Also, you don't post here as much as you used to and so someone might not know that your blog is linked in your sig.

A third consideration is that in 2 years someone might look for the entry and not find it on your blog, not knowing where it is in the archive.

These are obviously just practical reasons that I ask everyone referring to other pages to issue a link and quote relevant passages.  Thanks for honoring my request.

anastasios
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« Reply #7 on: November 04, 2003, 09:38:12 AM »

Serge and all with blogs,

The link you made didn't quite work.  I certainly do not want to make life hard for anyone. Let's just keep it simple and in the future anyone linking to his/her blog just put a link to the blog's head page and in parenthesis write the entry's date.

Thanks everyone!

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« Reply #8 on: November 04, 2003, 09:41:51 AM »

Guess what - our church is the REAL catholic church! Remember the Nicean Creed: "I believe in...one holy, catholic and apostolic church...". For this reason, I always say "Roman Catholic" when referring to the Pope's church.
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« Reply #9 on: November 04, 2003, 09:55:05 AM »

Roman Catholic Church - the word catholic in this context is understood today as a noun.

One holy, catholic and apostolic church... - in this context the word catholic is an adjective.

Don't confuse the two. Wink

John.
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« Reply #10 on: November 04, 2003, 09:55:49 AM »

Quote
The link you made didn't quite work.  I certainly do not want to make life hard for anyone. Let's just keep it simple and in the future anyone linking to his/her blog just put a link to the blog's head page and in parenthesis write the entry's date.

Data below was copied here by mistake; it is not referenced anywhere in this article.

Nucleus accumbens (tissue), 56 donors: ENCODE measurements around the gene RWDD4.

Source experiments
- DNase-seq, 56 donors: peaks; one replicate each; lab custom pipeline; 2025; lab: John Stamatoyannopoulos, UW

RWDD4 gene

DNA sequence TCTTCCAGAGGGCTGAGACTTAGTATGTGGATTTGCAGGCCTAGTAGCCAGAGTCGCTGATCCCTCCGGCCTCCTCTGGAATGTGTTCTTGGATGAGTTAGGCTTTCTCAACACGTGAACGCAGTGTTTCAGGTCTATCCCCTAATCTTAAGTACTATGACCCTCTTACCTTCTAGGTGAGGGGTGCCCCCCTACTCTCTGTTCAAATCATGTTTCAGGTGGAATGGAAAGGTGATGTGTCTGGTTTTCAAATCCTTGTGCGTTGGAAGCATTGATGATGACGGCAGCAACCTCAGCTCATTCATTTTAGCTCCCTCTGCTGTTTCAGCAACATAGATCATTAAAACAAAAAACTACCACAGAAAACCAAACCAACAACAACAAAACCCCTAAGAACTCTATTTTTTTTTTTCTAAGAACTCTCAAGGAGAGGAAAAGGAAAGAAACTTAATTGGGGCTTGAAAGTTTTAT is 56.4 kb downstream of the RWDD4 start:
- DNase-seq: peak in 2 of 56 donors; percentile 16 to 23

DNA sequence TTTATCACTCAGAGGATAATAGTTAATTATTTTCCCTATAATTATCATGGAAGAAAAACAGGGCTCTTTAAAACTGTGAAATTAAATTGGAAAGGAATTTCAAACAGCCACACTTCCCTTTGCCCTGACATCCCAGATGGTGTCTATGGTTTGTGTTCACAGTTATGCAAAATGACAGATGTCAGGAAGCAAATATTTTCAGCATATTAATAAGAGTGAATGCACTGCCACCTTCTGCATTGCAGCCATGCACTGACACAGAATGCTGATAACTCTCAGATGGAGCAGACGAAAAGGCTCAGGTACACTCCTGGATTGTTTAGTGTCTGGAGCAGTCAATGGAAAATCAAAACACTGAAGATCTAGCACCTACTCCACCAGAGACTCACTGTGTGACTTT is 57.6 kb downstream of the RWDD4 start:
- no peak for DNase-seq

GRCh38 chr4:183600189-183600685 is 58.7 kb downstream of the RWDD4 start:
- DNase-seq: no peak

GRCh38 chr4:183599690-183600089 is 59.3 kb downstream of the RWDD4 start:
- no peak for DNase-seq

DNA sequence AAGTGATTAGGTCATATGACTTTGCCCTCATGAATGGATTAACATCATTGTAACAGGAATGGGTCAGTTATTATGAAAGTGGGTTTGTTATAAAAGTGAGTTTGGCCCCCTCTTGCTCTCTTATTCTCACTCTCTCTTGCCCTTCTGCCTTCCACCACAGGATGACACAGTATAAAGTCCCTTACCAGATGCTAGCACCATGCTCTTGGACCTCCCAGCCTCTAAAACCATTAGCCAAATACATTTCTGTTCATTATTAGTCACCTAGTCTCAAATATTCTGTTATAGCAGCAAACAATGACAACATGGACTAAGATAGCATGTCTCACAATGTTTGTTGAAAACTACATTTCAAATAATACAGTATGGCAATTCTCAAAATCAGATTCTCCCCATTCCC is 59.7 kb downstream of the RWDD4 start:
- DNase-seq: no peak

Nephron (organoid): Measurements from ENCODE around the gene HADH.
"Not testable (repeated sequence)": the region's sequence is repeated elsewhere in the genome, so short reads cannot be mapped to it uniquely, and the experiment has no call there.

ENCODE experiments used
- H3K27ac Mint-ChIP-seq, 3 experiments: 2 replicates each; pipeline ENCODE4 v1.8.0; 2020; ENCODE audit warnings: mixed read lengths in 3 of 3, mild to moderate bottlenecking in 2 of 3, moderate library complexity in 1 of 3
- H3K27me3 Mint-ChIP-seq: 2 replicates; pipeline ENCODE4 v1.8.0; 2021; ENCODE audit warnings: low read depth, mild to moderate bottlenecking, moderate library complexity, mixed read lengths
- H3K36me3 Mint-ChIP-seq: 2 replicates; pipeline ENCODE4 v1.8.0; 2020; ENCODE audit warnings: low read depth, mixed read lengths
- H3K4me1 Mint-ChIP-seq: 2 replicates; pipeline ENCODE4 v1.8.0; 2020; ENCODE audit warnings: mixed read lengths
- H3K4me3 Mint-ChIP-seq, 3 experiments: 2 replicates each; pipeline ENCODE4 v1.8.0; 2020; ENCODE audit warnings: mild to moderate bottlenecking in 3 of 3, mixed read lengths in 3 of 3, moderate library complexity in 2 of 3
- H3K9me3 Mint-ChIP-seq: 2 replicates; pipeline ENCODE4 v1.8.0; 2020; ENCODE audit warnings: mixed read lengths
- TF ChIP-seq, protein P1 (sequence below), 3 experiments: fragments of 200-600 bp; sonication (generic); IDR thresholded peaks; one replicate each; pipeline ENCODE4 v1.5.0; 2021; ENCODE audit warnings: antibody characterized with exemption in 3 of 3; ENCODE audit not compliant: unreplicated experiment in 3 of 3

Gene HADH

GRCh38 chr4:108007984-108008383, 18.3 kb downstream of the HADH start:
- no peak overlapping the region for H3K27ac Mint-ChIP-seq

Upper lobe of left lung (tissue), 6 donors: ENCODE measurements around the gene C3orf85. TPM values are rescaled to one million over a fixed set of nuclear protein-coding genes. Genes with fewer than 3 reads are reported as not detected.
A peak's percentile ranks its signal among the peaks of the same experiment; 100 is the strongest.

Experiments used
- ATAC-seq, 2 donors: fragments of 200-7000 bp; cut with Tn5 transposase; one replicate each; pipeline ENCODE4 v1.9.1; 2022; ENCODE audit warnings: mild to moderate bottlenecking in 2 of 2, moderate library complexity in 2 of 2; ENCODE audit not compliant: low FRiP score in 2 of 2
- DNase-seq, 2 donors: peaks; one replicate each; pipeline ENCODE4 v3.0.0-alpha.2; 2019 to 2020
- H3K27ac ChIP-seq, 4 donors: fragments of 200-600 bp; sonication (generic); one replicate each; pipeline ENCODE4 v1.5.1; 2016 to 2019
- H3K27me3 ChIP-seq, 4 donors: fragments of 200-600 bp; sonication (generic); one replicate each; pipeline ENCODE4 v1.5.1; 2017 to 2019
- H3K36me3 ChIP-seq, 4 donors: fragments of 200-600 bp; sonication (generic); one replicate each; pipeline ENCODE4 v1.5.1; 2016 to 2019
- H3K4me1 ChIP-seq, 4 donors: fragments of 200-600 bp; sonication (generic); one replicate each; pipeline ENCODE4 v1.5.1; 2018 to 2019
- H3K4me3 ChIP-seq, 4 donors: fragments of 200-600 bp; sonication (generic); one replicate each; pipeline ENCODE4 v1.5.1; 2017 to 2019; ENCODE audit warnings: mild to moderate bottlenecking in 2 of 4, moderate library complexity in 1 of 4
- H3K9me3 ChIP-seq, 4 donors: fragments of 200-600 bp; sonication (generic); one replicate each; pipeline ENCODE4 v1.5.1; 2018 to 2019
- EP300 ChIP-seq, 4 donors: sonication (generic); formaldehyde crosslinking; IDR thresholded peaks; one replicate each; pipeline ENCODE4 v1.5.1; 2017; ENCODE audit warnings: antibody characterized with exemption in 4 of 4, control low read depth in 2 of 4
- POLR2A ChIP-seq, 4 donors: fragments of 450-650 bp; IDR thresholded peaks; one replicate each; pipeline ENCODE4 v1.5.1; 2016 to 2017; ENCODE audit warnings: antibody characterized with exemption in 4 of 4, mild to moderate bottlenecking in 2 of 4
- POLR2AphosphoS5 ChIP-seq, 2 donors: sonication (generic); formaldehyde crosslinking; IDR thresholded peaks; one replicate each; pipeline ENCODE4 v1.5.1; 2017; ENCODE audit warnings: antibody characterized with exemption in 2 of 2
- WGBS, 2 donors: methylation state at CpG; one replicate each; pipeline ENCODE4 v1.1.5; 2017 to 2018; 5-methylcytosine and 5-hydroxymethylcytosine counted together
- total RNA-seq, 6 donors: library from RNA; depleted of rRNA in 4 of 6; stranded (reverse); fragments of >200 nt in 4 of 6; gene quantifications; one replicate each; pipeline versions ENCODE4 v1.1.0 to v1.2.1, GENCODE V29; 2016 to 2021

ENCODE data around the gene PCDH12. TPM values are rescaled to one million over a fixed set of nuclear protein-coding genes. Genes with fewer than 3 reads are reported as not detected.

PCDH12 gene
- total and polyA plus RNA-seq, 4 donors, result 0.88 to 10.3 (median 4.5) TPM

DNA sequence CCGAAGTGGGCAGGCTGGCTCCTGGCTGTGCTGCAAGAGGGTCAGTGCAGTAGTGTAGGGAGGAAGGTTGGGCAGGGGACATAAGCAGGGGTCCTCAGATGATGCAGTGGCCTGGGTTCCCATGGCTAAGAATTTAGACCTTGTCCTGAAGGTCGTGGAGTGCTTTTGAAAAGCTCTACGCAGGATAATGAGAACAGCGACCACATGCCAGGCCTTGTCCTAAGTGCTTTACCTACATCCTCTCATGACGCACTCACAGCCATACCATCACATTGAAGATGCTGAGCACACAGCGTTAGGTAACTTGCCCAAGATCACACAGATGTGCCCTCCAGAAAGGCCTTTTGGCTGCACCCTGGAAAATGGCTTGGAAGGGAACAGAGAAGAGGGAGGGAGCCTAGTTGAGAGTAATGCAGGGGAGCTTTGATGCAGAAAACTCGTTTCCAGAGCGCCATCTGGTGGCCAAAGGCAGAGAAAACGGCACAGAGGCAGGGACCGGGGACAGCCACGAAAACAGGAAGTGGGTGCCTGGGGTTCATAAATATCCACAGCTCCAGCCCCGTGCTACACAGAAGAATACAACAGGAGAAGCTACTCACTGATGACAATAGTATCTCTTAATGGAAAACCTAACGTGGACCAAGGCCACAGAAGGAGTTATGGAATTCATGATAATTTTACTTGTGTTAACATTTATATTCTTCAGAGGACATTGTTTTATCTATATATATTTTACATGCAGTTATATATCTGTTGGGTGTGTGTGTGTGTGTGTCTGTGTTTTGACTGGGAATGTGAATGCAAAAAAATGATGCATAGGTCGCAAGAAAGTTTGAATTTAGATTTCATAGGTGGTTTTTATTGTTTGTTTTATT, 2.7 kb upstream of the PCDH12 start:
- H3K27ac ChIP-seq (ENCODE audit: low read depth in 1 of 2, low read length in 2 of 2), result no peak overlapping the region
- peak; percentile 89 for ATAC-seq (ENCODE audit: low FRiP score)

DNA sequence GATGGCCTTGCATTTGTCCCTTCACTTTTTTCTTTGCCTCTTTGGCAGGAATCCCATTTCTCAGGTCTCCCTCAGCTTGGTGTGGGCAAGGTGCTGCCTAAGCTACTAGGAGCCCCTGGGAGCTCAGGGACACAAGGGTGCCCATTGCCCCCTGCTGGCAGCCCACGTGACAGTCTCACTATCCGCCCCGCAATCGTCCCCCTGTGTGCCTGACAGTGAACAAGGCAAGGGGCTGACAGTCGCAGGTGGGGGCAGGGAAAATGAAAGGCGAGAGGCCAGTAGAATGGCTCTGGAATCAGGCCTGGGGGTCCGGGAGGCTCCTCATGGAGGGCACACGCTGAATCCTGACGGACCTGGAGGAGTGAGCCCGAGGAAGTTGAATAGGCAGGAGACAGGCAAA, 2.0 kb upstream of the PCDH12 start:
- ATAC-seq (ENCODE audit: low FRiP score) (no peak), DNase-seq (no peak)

OK, done: A conservative blog for peace (4th November 2003).

Quote
Guess what - our church is the REAL catholic church! Remember the Nicean Creed: "I believe in...one holy, catholic and apostolic church...". For this reason, I always say "Roman Catholic" when referring to the Pope's church.

That's just annoying.
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« Reply #11 on: November 04, 2003, 12:28:38 PM »

Very ecumenical statement, "our church is the real catholic church"  that's right up there with "my god can beat up your god".

Speaking as an RC I don't think we have exclusive rights to the word "catholic"  but we do have the right to make it clear and take action when people falsely represent themselves as being representatives of the RCC.

By the way it's not the "pope's church"  it's the Church of Jesus Christ.  The pope's church is St. John Lateran.

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« Reply #12 on: November 04, 2003, 08:50:19 PM »

I hold to the the statement of the Second Ecumenical Council as to what is a "Catholic Church."  I posted before the decree of the orthodox Emperor Theodosius the Great.  He supported the 2nd Council and held rigorously to the Nicean Constantinoplean Creed.  He defined Catholic as follows: